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Settlement began in this vicinity, near an early trail, at the end of the eighteenth century. When Fayette County was formed in 1831, the community, then known as New Haven, became the first county seat, but it held that honor for only six years. Major growth began in 1873 with the organization of the Londonbased Gauley Kanawha Coal Company, Ltd. Former Confederate General J. D. Imboden and Professor David Thomas Ansted, the company's chairman and a geologist, came to supervise mining operations. Professor Ansted also served as a mentor to William Nelson Page, who supervised construction of a narrow-gauge railroad from the coal mines down to the then recently completed C&O Railroad in the New River Gorge.

In 1881 The Virginiasannounced that “the Hawks-nest Coal Co., Wm. N. Page, Supt., Ansted,” was preparing to erect, “from drawings made in England,” eighty coke ovens “to meet the increasing demand for New River coke.” By this time, “the mines had drawn two or three members of the Episcopal Church from Virginia,” and the Church of the Redeemer was begun, largely through efforts of the Page family. Ansted was incorporated as a town in 1891 and grew to a population of exactly 1,000 by 1900, according to the census. It almost reached the 2,000 mark in 1980, with a population of 1,982, but by 2000 the figure had receded to 1,576. By remarkable good fortune, Ansted has managed to preserve buildings from almost every important period of its history, though few are in pristine condition.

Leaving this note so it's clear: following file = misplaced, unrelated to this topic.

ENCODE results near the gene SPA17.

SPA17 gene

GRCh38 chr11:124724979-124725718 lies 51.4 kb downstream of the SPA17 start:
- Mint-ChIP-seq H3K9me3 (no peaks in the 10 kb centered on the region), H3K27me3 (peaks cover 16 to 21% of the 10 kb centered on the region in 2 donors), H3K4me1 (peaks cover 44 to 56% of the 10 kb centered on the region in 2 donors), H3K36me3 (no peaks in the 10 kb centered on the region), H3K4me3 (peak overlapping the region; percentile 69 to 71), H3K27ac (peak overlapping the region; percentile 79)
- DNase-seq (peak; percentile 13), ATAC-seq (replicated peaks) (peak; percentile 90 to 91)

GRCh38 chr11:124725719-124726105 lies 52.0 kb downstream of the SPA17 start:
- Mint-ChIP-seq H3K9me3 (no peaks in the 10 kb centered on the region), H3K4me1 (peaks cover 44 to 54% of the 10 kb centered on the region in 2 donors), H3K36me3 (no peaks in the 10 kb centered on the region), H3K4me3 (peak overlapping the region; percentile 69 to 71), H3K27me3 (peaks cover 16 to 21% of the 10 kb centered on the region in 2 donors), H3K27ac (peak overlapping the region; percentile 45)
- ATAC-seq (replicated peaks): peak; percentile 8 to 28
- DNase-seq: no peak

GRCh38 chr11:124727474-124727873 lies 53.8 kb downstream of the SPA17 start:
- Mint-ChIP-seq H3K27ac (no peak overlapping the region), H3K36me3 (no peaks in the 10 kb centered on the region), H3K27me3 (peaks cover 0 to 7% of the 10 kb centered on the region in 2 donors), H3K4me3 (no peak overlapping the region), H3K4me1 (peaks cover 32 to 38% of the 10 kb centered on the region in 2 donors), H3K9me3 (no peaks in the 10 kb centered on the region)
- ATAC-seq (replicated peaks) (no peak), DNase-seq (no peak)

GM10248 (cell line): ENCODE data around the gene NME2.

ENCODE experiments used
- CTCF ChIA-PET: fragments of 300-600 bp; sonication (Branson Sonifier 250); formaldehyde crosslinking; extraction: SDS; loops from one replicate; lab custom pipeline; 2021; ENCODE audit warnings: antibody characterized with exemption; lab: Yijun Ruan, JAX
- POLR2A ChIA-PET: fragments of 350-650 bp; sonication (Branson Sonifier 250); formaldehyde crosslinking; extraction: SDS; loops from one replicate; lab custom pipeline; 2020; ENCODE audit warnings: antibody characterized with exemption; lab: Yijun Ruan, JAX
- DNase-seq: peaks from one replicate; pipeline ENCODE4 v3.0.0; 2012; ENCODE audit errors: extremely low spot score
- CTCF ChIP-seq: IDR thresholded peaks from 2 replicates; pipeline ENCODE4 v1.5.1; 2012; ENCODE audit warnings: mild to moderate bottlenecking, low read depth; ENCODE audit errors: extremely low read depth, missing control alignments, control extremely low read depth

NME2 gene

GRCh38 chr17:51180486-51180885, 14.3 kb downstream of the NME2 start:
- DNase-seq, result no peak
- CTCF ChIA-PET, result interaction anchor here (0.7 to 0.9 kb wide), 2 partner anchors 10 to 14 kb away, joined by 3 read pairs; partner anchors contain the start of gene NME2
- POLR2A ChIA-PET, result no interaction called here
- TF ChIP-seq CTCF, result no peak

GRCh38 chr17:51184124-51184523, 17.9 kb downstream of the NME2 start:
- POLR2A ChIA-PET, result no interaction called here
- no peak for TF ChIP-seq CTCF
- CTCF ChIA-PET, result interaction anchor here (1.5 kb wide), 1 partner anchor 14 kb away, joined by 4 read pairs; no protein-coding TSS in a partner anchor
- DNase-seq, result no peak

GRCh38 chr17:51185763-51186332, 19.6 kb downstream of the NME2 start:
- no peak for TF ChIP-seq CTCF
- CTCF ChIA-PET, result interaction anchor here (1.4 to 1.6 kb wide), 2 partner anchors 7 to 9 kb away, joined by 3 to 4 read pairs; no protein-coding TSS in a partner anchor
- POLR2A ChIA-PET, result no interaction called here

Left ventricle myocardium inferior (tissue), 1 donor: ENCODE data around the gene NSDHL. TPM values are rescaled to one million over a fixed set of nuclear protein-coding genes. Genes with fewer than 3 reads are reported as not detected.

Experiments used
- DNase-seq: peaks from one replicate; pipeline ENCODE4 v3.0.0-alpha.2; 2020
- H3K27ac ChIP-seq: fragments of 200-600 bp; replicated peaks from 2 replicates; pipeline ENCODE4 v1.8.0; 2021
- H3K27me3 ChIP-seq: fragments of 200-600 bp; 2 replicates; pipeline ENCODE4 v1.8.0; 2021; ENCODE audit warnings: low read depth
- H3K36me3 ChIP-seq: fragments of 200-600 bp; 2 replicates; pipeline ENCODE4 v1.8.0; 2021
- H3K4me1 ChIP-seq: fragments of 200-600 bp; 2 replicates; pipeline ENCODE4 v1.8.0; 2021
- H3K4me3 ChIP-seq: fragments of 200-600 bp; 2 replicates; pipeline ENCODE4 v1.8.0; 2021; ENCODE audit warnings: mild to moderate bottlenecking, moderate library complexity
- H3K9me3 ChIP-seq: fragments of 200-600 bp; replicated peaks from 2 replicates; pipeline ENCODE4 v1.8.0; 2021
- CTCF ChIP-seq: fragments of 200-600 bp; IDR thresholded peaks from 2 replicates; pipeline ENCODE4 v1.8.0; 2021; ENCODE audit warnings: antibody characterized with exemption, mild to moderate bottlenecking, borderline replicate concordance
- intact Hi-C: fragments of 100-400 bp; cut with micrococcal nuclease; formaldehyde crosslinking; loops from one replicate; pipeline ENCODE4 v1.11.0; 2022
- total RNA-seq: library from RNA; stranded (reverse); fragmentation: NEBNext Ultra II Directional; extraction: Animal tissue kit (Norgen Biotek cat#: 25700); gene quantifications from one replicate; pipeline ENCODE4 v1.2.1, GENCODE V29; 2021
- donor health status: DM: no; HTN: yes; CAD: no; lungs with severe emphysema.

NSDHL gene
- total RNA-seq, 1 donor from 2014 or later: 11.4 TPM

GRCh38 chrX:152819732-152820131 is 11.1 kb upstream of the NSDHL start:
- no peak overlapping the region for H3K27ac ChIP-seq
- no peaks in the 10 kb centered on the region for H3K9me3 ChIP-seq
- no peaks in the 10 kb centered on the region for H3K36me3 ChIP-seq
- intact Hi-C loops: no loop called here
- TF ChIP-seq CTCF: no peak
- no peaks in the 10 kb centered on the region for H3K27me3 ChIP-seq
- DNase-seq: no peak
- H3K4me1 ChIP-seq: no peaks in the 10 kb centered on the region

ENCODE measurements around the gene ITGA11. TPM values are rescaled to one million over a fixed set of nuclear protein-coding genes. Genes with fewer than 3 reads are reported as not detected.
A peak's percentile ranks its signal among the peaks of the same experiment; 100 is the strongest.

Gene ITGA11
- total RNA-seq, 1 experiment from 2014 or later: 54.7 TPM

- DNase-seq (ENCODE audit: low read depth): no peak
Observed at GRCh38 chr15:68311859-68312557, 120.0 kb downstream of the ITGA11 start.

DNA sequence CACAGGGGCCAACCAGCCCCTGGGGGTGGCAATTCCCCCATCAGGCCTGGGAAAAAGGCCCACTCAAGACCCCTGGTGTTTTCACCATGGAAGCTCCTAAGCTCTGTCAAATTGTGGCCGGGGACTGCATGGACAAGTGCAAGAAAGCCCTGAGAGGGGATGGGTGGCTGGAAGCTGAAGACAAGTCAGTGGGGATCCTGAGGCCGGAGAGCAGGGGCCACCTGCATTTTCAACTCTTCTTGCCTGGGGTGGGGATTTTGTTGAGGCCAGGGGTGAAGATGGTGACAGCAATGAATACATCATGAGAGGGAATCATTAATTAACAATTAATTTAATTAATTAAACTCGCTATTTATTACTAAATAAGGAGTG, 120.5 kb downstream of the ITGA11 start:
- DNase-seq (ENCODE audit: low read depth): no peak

Writing Credits

S. Allen Chambers Jr.

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